I have lost the plot here, going now, to lie down in a darkened room.
Don't go to the darkened room just yet. Ed has produced an ingenious solution except that the inner part of a niju habaki is essentially a slimmed down version of any other habaki. In other words it is too rigid to flex by the ammount required as it has edges as well as faces and they are of the same length at the front of the habaki. True the insert on the ha side stops short of the front edge where it meets the ha machi but in a habaki in good condition there should not be a split. So very little flex.
I have spent some time looking at habaki and here are some thoughts. As I already suggested the significant fit is the point where the habaki meets the machi and is effectively pushed against them by the action of the tapered mekugi. If a sword is Shinshinto or newer one would expect the blade to be in near original shape and the habaki to fit all round quite nicely. One might expect the same in an osuriage sword, depending on the amount of polishing that it has undergone since suriage was done.
When a sword has undergone a lot of polishing then the kasane of the blade becomes thinner than the kasane of the nakago. In the cases I have to hand and can find illustrated, sources are not very good at showing this point, the habaki fits beautifully at the machi but it does not fit the faces of the blade at all well. For an excellent illustration have a look at the sword that Nick has recently posted, look at the shot of the blade in koshirae looking toward the tsuka from the blade. http://www.militaria...tachi-for-sale/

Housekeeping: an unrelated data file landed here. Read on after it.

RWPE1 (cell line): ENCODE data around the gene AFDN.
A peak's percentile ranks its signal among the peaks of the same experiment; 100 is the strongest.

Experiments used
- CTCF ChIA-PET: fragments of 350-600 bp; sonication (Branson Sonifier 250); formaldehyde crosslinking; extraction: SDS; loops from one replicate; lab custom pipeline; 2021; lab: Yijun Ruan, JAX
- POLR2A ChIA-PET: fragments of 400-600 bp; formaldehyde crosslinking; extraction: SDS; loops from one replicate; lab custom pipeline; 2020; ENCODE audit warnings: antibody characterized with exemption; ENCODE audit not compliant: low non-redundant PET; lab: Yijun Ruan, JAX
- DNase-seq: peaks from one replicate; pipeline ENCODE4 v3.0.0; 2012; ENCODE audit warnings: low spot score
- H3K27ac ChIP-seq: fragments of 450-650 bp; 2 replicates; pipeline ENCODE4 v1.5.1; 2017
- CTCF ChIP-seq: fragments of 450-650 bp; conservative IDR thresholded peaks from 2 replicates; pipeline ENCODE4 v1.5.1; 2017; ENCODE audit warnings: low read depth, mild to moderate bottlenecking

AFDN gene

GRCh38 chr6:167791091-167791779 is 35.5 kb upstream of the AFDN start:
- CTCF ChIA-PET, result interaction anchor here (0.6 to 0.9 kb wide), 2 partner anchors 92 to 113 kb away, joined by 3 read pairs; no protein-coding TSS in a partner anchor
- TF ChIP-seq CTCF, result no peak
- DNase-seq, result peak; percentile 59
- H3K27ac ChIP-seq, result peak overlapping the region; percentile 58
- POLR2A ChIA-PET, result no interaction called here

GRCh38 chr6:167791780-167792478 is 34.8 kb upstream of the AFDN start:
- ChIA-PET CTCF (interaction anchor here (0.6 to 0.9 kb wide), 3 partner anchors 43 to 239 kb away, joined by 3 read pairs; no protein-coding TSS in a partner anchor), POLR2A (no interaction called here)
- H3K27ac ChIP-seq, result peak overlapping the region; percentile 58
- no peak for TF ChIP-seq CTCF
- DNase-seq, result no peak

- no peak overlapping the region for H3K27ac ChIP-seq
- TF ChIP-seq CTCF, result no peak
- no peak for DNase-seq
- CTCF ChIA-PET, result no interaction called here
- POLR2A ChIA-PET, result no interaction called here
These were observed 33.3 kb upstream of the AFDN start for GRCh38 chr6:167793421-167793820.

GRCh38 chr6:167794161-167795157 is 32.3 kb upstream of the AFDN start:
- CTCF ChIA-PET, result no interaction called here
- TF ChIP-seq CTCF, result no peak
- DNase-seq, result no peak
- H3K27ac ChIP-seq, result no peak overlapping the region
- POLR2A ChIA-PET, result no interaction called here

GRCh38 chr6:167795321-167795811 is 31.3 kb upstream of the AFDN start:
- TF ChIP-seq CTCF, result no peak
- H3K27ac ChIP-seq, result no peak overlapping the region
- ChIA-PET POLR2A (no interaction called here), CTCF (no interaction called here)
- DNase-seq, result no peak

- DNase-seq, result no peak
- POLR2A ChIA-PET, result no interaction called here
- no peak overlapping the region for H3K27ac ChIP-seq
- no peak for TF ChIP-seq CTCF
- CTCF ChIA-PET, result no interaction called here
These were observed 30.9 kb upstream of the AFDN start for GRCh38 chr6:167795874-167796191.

The blade I referred to in an earlier part of the thread has a stunning silver niju habaki which passes over the nakago and seats firmly but there are quite visible gaps between the leaves of the habaki and the faces of the blade. Once the tsuka is attached and the mekugi inserted the fit in the saya is amazing and there is no wobble.
I have not had the opportunity of seeing Brian Tschernega's work in hand but I suspect that a view down the blade toward the habaki will confirm that he has very skillfully made the habaki a tiny bit more generous as it fits the nakago and relying on an excellent fit at the machi. We would all agree with Franco's point:
a properly made habaki whether one piece or two piece, should in fact slide without contact over the nakago, and still fit snug and firmly onto the finished sword when seated as well.
This confirms that we don't need to start inventing theories about hidden craft skills and the magic niju habaki, they are amazing pieces of craftsmanship, usually under rated and often overlooked. Perhaps all such craftsmanship should be regarded as a little magical.
All the best.